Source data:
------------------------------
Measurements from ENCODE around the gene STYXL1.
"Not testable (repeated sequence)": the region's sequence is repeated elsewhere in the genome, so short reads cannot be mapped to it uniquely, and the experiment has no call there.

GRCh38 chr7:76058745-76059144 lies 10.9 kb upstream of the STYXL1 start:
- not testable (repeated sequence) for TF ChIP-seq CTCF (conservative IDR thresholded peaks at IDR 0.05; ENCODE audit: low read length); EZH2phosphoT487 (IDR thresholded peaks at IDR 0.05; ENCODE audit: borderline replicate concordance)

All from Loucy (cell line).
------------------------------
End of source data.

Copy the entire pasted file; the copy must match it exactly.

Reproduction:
Measurements from ENCODE around the gene STYXL1.
"Not testable (repeated sequence)": the region's sequence is repeated elsewhere in the genome, so short reads cannot be mapped to it uniquely, and the experiment has no call there.

GRCh38 chr7:76058745-76059144 lies 10.9 kb upstream of the STYXL1 start:
- not testable (repeated sequence) for TF ChIP-seq CTCF (conservative IDR thresholded peaks at IDR 0.05; ENCODE audit: low read length); EZH2phosphoT487 (IDR thresholded peaks at IDR 0.05; ENCODE audit: borderline replicate concordance)

All from Loucy (cell line).